Angry and unfriendly

The Federal Circuit got a little taste of patent prosecution in deciding the recent case of In re Power Integrations.  The patent at issue had undergone ex parte reexamination, been appealed to the Board, and then appealed to the Federal Circuit.  In parallel litigation, the patent had also undergone claim construction by a district court judge.  The claim construction conducted by the Board under BRI differed from that of the district court judge who construed the claim under the Phillips standard used for patent litigation.

In the Federal Circuit’s first appeal decision, the Federal Circuit remanded the case back to the Board so that the Board could take into consideration the analysis performed by the district court judge. The court said, in part:

We do not hold that the board must in all cases assess a previous judicial interpretation of a disputed claim term. Nor do we express any view on the merits of Power Integrations’ proposed construction of the term “coupled to.” We hold only that the board on remand should carefully and fully assess whether the disputed claims of the ‘876 patent are anticipated by the prior art, setting out its reasoning in sufficient detail to permit meaningful appellate review. See Lee, 277 F.3d at 1346 (emphasizing that remand is required where a board decision “is potentially lawful but insufficiently or inappropriately explained” (citations and internal quotation marks omitted)); see also Nazomi Commc’ns, Inc. v. Arm Holdings, PLC, 403 F.3d 1364, 1371 (Fed.Cir.2005) (vacating and remanding a district court’s claim construction determination because the court did “not supply the basis for its reasoning sufficient for a meaningful review”).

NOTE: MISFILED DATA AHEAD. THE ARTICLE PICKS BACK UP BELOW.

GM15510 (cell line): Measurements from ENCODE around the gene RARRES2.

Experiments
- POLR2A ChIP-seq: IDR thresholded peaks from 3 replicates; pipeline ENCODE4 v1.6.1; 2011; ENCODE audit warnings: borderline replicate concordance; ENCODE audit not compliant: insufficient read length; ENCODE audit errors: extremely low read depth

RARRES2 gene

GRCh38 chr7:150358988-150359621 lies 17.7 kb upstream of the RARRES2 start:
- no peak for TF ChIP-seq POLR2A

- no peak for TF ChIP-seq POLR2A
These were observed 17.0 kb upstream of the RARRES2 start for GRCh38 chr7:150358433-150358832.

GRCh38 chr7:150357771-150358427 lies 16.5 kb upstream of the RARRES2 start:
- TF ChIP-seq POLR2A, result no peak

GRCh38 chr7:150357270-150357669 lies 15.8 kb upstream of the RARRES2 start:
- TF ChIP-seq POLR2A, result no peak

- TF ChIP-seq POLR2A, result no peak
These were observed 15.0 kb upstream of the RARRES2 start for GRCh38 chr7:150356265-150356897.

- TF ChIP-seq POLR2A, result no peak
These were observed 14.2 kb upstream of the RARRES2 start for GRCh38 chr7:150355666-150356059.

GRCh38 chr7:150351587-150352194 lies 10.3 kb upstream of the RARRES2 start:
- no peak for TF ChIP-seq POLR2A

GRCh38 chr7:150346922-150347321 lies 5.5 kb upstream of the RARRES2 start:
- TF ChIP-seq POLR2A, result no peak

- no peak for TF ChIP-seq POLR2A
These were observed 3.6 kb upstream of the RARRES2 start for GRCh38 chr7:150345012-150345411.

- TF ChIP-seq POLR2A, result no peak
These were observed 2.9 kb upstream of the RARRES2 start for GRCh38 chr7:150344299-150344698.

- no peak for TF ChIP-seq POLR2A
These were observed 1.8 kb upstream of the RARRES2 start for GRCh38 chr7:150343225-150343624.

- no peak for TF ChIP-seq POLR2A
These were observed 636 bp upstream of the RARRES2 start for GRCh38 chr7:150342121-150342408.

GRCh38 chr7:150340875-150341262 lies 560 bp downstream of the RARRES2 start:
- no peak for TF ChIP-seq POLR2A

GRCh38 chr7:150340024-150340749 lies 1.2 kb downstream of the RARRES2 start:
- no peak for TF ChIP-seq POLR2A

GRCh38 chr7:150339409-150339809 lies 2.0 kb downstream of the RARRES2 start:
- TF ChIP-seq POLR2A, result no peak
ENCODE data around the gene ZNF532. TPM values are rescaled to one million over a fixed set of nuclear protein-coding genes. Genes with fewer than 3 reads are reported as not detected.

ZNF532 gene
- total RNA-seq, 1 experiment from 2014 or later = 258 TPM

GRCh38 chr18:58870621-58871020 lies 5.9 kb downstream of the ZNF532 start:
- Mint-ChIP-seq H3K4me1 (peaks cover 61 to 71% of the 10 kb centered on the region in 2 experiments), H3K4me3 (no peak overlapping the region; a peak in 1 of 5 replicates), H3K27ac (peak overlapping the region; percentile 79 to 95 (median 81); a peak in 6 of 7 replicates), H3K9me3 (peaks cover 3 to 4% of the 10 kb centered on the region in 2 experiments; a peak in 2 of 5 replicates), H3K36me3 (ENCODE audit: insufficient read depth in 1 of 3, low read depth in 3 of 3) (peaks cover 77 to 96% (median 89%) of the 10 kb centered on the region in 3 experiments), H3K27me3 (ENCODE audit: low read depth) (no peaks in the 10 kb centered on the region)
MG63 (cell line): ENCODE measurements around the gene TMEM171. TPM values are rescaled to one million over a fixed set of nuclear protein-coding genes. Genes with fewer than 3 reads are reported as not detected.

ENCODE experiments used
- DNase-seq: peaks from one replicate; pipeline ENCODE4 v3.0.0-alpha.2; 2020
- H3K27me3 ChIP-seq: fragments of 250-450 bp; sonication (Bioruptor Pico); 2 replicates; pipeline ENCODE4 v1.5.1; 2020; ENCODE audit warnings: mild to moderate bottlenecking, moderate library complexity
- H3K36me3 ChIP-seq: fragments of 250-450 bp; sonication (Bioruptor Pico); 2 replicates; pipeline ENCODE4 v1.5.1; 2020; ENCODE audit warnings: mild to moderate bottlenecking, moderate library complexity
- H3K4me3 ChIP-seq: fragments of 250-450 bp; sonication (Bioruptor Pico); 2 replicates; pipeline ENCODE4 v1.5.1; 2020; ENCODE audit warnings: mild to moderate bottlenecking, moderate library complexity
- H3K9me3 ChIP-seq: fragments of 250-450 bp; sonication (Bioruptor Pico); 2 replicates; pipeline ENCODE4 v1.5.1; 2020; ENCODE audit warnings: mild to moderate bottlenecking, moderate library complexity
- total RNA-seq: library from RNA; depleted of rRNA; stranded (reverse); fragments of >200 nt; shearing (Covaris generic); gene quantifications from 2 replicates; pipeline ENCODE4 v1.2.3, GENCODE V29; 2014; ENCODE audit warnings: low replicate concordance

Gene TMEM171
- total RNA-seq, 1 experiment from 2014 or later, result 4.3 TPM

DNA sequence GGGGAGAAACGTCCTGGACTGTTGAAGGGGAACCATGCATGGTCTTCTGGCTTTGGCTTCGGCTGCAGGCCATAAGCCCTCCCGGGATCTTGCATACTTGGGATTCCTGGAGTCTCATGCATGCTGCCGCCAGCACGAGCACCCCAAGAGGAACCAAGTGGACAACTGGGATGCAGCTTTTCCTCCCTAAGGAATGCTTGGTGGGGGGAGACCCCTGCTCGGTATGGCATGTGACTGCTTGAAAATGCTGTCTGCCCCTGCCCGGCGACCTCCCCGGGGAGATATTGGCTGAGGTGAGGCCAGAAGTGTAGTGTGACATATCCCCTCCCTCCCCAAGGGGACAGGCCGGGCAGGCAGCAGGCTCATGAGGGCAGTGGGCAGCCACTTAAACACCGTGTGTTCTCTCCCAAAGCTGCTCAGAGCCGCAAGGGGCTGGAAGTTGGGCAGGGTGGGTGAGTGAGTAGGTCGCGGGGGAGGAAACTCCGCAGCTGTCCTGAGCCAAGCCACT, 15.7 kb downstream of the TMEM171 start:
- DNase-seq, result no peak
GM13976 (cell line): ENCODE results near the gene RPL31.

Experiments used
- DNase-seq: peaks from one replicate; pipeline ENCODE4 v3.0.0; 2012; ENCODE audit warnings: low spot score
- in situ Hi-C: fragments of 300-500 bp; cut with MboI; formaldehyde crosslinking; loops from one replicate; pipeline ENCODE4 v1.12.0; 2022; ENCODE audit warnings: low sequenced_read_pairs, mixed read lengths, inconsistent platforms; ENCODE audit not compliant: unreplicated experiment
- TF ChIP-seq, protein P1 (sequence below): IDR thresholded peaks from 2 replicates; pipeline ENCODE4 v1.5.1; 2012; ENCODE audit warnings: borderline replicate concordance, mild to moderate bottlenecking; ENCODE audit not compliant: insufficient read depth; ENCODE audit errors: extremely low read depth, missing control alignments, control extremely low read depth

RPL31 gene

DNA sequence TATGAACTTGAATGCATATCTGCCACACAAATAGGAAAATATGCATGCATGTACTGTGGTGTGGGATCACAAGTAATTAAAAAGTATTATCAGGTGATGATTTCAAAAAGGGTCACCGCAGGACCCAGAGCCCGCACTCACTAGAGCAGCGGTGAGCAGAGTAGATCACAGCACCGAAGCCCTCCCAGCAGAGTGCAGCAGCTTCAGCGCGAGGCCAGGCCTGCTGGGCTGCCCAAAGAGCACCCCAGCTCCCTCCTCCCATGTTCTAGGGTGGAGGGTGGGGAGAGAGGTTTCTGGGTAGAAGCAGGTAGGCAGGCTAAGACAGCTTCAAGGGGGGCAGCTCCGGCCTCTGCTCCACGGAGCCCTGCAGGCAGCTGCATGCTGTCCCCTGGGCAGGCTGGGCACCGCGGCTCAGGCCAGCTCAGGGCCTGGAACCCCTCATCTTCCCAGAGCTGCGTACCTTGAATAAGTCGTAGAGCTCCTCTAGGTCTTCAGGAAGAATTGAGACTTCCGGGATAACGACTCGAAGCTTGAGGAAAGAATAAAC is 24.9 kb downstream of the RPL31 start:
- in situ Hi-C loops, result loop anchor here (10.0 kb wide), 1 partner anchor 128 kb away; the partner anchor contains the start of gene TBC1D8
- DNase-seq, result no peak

Power Integrations, Inc. v. Lee, 797 F.3d 1318, 1327 (Fed. Cir. 2015).

The Board, however, declined to take into consideration the district court’s claim construction.  The Board wrote in its second opinion:


When the second Board opinion was appealed to the Federal Circuit, the court did not seem too pleased with the “unwarranted” language. Judge Moore, for example, commented:



It is interesting that the Solicitor’s Office did not address Judge Moore’s question of whether there is someone who reviews Board opinions after they are drafted by the Board panel members.  It has been a mystery to the patent bar how the Board operates internally. Shrouded silence only fosters rumor and speculation. It would be useful if the Federal Circuit panels would press the Solicitor’s Office for more detail during oral argument about how the Board operates internally.  Presumably, every Federal Circuit panel wants to make sure it has jurisdiction before deciding a case.  And, the Federal Circuit does not have jurisdiction to decide a case that has been decided not in accordance with the statutes and regulations governing the operation of the Board, i.e., illegally.

You can listen to the entire oral argument here:


You can read the court’s opinion [here].

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